Experiential Marketing: A Better Way to Drive Brand Equity

Does a comprehensive experiential marketing strategy positively impact brand equity? It’s an incredibly worthwhile question to investigate, as brand equity – the value a brand derives merely from the recognition and characteristics linked to its name – is a major player in determining why some brands surge forward while others are stunted and unable to move in any meaningful direction. (In Managing Brand Equity: Capitalizing on the Value of a Brand Name, David Aaker, UC Berkeley Professor Emeritus of Marketing Strategy, defines brand equity as “…a set of brand assets and liabilities linked to a brand, its name and symbol that add to or subtract from the value provided by a product or service to a firm and/or to that firm’s customers”; we find this definition useful in understanding the full extent of brand equity)

For instance, consider just a few of the advantages held by the company with strong brand equity (as outlined in The SAGE Handbook of Advertising, p. 55):

  • Product performance is perceived as superior;
  • Customer loyalty is bolstered;
  • Profit margins are larger;
  • Wider range of trade and partnership options;
  • Increased licensing opportunities.

Now then…circling around to the question posed at the beginning of this piece: is brand equity enhanced by experiential marketing approaches? The good news: the research has been done and it rings rather clearly: in an exhaustive 2013 analysis by marketing and business professors who conducted both pre-event and post-event surveys (and examining 7 different interactive experiences, including sponsored events, trade shows, street events, and pop-up shops), it was discovered that live brand experiences do indeed strengthen brand equity, and significantly so. There are various other studies that underscore this point, but there are a couple of reasons why this bit of experiential marketing research is particularly persuasive.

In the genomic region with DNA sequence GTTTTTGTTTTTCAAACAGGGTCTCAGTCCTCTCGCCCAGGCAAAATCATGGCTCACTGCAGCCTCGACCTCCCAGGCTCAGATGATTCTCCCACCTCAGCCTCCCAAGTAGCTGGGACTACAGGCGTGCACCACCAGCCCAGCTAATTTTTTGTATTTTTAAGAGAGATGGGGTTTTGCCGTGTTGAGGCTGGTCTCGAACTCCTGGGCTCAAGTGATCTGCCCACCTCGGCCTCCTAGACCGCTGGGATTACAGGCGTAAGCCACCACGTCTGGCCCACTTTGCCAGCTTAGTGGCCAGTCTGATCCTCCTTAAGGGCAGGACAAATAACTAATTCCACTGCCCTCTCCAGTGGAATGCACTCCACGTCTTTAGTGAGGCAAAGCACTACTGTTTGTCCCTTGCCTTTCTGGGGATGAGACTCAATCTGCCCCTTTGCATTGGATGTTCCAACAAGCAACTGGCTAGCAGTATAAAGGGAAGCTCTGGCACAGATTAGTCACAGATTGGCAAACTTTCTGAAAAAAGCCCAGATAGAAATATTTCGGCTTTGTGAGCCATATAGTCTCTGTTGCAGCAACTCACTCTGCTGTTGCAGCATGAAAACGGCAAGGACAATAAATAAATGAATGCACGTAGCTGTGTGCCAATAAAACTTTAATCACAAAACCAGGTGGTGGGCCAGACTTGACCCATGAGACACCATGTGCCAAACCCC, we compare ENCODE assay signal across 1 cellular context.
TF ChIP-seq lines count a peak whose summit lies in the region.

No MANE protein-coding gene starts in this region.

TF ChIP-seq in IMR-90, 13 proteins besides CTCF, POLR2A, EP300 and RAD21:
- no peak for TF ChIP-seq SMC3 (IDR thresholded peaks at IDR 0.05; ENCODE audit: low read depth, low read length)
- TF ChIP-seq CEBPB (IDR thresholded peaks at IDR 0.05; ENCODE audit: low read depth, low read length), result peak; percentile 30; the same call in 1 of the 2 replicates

First, the study used large sample sizes (for you non-statisticians out there, that means that we can be very confident in the results of the study): 7 different events, with over 1,100 questionnaires collected from pre-event and post-event attendees. Second, attendee attitudes regarding brand equity were investigated 1 to 2 weeks after the events, instead of immediately after – reinforcing the long-term relevance of the experiences in solidifying attendee emotions towards the brands under consideration.

These results are not all that surprising to serious practitioners of experiential marketing; but what may be surprising to some is the overall failure of traditional advertising to buoy up brand equity. This is the real clincher here: that while experiential marketing adds to brand equity, it also appears to stand alone in this respect. Consider this: a 2009 study in the Journal of Business Research discovered that while higher spending levels of traditional advertising positively affected brand awareness, it was not enough to improve key brand equity aspects (like brand association and perceived product quality).

The interesting thing about this study – the one just cited above – is that it specifically examined the extent to which individuals viewed the ads of specific brands as “creative, original and different from competing brands.” When research factors in these ad attributes, the capacity of traditional advertising to significantly impact brand equity practically vanishes. And that’s remarkable because experiential marketing is precisely how a brand can rise above the competitive din of an ad-mad world and present itself as genuinely creative, original, and different!